Excellent Japanese whiskies were easy to come by, until suddenly they weren't. What happened? And why can't one whisky aficionado let go?
“Ever since I was five years old,” wrote opera singer–turned–Buddhist lama Alexandra David-Néel, “I craved to go beyond the garden gate, to follow the road that passed it by, and to se...
How Cecelia Watson learned to stop worrying and love the semicolon.
What a 19th-century scammer can teach us about women, lying, and economic boom-and-bust cycles
Early electric cars performed better in cities than internal combustion vehicles, but didn’t give riders the same illusion of freedom and masculine derring-do.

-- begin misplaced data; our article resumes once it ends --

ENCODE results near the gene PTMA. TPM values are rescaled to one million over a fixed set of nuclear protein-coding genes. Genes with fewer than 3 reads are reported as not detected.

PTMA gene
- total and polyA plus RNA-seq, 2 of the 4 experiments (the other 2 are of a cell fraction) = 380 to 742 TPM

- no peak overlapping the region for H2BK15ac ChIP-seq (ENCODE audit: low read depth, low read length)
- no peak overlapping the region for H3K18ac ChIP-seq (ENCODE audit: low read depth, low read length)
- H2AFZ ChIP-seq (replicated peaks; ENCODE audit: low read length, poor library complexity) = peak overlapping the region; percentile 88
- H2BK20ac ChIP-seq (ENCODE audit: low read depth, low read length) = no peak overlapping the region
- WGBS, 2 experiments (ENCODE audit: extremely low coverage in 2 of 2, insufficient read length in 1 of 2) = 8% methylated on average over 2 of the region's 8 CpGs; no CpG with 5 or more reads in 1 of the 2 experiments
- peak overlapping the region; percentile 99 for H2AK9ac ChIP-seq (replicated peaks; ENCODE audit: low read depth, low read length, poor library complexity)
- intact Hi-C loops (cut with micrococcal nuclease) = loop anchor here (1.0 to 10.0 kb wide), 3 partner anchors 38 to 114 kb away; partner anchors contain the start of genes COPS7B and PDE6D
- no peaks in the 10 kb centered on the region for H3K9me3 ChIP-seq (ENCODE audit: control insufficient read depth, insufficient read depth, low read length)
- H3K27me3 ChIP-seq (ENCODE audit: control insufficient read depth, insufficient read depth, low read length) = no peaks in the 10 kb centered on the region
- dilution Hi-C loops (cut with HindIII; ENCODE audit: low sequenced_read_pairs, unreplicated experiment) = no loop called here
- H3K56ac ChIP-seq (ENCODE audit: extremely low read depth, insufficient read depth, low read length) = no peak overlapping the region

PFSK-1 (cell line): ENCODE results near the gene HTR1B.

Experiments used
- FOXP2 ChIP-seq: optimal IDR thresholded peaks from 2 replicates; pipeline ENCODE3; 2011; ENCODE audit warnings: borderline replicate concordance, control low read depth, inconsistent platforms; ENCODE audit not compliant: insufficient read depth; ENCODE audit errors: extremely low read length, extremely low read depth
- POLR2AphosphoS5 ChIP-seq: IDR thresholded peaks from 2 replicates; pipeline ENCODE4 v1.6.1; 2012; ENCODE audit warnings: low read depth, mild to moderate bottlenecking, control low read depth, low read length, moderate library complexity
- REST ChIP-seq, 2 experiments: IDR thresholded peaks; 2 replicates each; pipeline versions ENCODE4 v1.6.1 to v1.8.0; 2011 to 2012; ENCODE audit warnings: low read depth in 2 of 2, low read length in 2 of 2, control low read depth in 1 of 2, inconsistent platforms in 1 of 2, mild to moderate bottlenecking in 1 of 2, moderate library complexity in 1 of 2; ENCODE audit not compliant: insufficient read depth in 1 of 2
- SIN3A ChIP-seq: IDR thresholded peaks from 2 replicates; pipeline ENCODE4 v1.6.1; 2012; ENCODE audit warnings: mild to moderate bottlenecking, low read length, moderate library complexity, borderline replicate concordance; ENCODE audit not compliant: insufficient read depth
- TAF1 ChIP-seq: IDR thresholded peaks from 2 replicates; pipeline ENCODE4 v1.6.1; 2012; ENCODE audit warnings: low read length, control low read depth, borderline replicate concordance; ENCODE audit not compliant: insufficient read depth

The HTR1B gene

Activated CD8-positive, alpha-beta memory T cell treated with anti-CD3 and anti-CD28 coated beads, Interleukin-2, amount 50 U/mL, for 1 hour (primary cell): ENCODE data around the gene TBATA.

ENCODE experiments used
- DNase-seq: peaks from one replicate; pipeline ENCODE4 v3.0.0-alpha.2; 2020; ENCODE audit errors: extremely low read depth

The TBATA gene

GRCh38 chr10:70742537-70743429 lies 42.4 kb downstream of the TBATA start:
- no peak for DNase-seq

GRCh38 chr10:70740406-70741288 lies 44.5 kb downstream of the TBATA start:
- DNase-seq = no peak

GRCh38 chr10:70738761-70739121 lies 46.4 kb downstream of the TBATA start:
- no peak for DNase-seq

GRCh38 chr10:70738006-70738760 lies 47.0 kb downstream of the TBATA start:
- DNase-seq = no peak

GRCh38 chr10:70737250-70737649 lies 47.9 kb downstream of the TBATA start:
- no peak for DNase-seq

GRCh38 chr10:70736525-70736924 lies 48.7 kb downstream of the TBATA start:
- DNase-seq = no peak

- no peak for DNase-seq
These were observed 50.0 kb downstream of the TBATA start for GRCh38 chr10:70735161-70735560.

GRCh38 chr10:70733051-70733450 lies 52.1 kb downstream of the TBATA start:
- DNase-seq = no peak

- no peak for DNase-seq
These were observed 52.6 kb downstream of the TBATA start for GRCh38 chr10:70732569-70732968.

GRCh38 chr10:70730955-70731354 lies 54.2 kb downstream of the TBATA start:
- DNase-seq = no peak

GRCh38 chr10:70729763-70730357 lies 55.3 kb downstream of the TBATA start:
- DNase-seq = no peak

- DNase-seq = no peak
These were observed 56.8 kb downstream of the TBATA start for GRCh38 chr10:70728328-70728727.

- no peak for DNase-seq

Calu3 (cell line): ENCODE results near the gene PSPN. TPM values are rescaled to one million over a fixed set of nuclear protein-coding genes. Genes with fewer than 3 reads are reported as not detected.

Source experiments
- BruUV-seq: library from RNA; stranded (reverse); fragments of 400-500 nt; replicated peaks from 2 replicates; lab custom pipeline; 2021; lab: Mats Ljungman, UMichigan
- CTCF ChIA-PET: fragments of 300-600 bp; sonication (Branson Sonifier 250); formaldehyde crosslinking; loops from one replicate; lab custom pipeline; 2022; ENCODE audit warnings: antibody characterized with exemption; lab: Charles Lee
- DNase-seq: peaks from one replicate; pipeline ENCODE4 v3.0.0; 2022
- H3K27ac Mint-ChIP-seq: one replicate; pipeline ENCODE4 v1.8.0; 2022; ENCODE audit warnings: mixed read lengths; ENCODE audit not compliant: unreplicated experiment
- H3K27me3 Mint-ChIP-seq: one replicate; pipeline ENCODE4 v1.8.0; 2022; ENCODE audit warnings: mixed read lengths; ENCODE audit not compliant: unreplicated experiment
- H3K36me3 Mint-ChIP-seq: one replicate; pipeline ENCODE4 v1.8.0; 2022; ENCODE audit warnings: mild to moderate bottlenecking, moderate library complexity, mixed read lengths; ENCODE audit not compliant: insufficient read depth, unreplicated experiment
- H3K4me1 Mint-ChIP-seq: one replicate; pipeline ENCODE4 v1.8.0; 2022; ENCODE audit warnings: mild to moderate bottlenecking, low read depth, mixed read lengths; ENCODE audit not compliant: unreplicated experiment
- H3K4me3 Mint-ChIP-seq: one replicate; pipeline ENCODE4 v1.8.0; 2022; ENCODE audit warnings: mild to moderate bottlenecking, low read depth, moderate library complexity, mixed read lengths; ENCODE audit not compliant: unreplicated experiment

Summer Brennan considers the art and ritual of reinvention in the history of Notre Dame cathedral, and its witness to a Parisian millennium.
While envisioning the darkest of futures and grappling with mortality, the English writer retreated to an idyllic Scottish isle to write Nineteen Eighty-Four.
In 1927, Zora Neale Hurston gave Langston Hughes a lift to Tuskegee in her Nash coupe, nicknamed “Sassy Susie.” It was one of most fortuitous hangouts in literary history.
In 1935, a group of New York communists boarded a German luxury liner during a lavish sending-off party attended by celebrities, Rockefellers, and Roosevelts. Their goal: capture the swastika.
On two tours of the South, taken 20 years apart, Pete Candler uncovers truths about his family and the place he comes from.